• The project has included work with an overseas partner of DTU Energy Conversion, namely a research team from the Lund University, Lund, Sweden on the multi-scale computational fluid dynamics modelling of SOFCs. Interactions with these partners have enhanced Dr. Celik’s experience in international co-operation and provided opportunities for future joint work of his Turkish team with the international players.
While the strongest emphasis in the project was placed on the benefits to the visiting Marie Curie fellow, it was essential that the host institution also had clear positive outcomes from its participation in the project. This was indeed the case as complementary profiles of researchers involved and increased scientific and technical interactions between them and with third parties led to enhanced research/technical output and know-how of all participants in the project. It is expected that partnership established during CFDSOFC will continue after project completion leading to long-term research co-operation and joint participation in the national and EU programmes in the future. For example, potential joint project proposals between Abant Izzet Baysal University and DTU Energy Conversion could be submitted to the Turkish National Research Funding Agency (TUBITAK) in the near future.

With the achievement of the above scientific, training and additional competencies, the expertise and knowledge gained by the applicant in fluid dynamics, CFD, heat transfer and electrochemistry have already provided him with specialized skills that are expected to significantly improve his career development. Also, having developed multi- and inter-disciplinary expertise through this proposed project, the applicant will be able to work independently on SOFCs and also in the related fields such as hydrogen production. A genuine collaboration between the host country and Turkey has been initiated with this project and it will be developed into a long-term academic and scientific relationship in the years to come.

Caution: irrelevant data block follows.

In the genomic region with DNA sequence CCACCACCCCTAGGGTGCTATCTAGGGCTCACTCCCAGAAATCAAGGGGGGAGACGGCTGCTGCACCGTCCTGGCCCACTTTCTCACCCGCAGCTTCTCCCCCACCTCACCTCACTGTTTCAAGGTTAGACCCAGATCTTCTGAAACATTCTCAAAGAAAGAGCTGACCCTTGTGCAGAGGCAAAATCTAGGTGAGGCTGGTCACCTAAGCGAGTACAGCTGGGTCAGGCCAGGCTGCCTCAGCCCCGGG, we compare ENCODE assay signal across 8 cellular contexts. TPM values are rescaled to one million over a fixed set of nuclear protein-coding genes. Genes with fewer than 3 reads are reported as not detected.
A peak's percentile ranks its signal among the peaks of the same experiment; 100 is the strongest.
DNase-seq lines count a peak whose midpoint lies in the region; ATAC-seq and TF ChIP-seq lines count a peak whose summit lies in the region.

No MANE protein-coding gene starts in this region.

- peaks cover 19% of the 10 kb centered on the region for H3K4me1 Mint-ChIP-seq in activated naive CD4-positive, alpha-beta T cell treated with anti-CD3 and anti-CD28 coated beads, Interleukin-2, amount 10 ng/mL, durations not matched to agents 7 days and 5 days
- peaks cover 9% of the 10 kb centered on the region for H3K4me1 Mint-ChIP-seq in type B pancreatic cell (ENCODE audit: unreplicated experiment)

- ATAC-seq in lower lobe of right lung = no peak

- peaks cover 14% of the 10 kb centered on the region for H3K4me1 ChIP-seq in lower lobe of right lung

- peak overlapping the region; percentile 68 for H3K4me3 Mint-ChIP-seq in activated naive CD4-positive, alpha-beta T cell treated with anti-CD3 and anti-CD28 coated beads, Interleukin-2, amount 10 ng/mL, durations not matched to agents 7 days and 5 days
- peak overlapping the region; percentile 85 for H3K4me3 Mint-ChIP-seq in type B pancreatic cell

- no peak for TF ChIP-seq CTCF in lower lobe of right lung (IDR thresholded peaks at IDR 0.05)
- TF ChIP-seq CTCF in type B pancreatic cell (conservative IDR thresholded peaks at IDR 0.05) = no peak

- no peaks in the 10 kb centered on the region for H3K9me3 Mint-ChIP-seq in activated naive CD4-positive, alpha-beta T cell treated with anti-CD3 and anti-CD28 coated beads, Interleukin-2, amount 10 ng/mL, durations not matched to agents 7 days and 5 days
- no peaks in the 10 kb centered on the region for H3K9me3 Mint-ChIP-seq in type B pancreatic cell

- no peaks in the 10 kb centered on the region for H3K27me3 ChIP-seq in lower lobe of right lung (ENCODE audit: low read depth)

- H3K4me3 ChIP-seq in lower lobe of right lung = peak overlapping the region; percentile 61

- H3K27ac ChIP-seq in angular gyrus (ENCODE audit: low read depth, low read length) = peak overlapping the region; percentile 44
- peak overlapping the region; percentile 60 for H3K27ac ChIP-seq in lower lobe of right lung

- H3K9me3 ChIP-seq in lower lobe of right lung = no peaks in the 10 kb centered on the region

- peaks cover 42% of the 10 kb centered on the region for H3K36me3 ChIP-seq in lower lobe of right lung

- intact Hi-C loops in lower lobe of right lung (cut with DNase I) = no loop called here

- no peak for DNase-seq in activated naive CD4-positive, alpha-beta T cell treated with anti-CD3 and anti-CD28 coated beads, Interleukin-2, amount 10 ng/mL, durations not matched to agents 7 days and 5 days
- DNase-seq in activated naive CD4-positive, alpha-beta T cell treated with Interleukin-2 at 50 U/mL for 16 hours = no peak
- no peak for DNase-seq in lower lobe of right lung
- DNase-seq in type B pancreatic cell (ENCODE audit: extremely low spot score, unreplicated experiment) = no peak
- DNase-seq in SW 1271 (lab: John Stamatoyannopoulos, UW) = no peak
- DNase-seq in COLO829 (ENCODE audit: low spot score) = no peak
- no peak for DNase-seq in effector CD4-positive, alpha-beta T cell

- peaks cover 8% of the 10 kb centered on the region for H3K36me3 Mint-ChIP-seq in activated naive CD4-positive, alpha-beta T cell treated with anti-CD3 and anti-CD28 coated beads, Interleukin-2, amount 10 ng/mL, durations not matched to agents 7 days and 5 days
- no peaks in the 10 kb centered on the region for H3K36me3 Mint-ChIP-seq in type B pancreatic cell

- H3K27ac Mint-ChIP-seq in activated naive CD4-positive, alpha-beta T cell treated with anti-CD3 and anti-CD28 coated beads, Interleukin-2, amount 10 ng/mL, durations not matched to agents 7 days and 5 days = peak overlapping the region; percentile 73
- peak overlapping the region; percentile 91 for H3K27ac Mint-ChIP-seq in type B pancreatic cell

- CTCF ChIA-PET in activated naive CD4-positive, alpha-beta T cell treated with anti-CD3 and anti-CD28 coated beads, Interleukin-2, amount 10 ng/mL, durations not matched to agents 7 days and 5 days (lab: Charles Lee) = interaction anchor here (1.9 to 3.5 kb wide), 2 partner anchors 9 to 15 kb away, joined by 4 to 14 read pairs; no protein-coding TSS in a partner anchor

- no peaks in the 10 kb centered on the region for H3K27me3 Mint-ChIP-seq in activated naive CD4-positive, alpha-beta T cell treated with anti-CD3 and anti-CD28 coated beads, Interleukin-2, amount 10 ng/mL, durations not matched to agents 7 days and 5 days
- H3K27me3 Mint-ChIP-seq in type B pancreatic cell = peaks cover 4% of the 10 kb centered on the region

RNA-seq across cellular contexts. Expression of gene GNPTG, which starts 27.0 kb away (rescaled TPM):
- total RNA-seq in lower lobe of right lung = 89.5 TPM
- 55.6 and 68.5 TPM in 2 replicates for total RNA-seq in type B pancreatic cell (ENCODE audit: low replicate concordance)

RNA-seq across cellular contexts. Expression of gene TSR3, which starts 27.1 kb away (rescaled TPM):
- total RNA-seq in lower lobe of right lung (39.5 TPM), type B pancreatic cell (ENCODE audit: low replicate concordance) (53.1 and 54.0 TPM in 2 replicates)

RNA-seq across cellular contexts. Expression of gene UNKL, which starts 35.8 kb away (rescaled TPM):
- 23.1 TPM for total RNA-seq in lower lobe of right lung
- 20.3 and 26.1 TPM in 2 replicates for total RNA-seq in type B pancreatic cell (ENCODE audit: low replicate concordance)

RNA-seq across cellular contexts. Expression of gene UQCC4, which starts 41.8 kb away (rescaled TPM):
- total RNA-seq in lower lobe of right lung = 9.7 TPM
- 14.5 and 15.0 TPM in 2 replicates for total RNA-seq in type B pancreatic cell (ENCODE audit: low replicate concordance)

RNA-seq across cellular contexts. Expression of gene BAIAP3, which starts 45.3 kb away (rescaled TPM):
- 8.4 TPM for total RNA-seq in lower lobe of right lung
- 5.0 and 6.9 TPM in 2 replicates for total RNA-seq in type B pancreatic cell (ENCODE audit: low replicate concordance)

The project addressing one of the key technologies enabling the use of hydrogen in electric production will contribute to the renewable integration in the EU electricity generation mix. Therefore, a scientific project incorporating the very important elements of sustainable energy will have paramount effect both from scientific and communal perspectives. The scientific outcome of this project will contribute to the accumulation of knowledge on the subject researched and thus will contribute to the advance of science significantly. This will in turn increase and strengthen the attractiveness of Europe for researchers and increase European competitiveness in the field.